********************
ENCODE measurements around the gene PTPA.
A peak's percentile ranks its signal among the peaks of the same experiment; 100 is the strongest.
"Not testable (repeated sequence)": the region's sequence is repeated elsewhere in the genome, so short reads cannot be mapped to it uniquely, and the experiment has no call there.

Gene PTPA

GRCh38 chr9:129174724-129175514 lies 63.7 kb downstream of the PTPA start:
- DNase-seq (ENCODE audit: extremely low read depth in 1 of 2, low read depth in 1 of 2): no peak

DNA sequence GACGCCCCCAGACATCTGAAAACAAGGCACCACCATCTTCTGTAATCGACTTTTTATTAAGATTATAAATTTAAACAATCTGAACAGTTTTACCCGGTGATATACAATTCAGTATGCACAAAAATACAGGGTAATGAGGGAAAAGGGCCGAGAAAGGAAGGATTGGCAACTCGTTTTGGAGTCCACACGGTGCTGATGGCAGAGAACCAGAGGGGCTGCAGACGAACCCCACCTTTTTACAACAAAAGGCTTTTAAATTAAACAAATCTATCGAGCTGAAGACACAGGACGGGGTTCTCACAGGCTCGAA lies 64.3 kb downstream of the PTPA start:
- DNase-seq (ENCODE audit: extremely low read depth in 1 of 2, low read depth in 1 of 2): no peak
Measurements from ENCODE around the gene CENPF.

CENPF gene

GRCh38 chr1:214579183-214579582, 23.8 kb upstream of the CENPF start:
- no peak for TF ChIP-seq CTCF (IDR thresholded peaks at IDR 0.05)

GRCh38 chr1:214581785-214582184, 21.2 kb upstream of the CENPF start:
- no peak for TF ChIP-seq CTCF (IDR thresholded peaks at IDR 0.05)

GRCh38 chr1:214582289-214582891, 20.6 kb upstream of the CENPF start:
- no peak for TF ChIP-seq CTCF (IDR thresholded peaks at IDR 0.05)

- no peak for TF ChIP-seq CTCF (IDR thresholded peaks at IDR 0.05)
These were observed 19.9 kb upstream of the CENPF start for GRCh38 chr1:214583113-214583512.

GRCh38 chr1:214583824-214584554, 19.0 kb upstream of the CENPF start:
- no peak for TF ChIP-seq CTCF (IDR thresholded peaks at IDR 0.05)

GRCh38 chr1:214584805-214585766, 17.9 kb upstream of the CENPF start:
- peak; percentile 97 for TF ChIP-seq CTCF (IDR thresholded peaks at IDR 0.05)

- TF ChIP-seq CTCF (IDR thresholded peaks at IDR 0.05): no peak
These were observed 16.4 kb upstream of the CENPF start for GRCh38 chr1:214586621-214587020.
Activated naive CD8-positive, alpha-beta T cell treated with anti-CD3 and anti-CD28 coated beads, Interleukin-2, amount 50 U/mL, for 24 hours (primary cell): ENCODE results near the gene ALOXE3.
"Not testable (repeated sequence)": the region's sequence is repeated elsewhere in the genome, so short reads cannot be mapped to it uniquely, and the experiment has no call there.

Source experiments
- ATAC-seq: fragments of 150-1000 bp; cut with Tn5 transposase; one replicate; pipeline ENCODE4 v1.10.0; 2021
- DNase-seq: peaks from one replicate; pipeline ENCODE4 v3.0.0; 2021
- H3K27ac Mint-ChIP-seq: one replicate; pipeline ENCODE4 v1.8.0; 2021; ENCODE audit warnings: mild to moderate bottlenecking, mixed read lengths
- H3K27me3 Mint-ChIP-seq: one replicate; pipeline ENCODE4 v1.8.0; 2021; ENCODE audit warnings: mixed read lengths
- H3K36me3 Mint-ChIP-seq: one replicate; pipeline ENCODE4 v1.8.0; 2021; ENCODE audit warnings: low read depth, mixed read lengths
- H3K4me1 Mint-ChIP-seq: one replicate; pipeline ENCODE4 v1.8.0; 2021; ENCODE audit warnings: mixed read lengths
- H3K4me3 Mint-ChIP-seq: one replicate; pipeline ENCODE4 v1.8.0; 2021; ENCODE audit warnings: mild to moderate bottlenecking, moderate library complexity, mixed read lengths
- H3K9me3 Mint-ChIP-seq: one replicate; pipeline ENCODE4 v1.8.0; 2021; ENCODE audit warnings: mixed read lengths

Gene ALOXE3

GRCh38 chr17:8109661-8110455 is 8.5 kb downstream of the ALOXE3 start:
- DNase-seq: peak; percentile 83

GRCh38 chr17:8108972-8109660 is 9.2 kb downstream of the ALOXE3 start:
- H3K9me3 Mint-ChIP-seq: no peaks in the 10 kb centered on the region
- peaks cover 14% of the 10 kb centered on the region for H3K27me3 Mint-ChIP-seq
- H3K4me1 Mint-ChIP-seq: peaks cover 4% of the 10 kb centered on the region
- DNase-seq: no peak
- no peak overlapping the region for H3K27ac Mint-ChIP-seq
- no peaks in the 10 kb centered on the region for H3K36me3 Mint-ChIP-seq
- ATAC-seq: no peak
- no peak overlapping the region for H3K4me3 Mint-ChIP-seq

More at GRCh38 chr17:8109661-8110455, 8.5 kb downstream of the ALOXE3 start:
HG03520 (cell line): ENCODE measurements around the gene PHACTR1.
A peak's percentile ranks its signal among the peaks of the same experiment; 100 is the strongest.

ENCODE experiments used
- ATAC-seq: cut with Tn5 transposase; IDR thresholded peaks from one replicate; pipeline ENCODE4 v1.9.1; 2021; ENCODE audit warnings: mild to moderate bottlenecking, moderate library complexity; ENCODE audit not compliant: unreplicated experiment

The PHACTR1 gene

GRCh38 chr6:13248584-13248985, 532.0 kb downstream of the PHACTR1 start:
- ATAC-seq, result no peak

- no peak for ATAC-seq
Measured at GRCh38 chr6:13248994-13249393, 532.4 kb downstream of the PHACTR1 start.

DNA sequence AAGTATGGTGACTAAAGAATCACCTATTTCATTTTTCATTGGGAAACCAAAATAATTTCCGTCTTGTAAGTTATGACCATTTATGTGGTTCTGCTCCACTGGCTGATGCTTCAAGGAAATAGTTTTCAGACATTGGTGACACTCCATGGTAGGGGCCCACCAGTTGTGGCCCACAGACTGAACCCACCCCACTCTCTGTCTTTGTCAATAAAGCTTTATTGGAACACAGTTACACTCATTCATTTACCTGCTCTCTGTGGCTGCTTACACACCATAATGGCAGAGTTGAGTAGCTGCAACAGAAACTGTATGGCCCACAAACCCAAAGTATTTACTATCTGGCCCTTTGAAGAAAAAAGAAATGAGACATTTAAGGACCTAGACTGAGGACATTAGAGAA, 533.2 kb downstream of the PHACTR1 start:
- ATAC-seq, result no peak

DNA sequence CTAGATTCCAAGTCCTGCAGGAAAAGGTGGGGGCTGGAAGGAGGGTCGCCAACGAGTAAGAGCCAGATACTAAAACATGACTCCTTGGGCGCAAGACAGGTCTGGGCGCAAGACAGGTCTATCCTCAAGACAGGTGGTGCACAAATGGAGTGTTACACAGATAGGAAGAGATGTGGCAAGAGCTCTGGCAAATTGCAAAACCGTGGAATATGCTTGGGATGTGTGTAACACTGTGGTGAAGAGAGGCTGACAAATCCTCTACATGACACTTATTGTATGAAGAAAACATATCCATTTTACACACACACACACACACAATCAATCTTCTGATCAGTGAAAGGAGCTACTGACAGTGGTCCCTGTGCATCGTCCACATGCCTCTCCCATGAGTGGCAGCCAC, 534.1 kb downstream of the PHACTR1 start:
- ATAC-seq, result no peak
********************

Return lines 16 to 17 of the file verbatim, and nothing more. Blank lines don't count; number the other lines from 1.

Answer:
- no peak for TF ChIP-seq CTCF (IDR thresholded peaks at IDR 0.05)

- no peak for TF ChIP-seq CTCF (IDR thresholded peaks at IDR 0.05)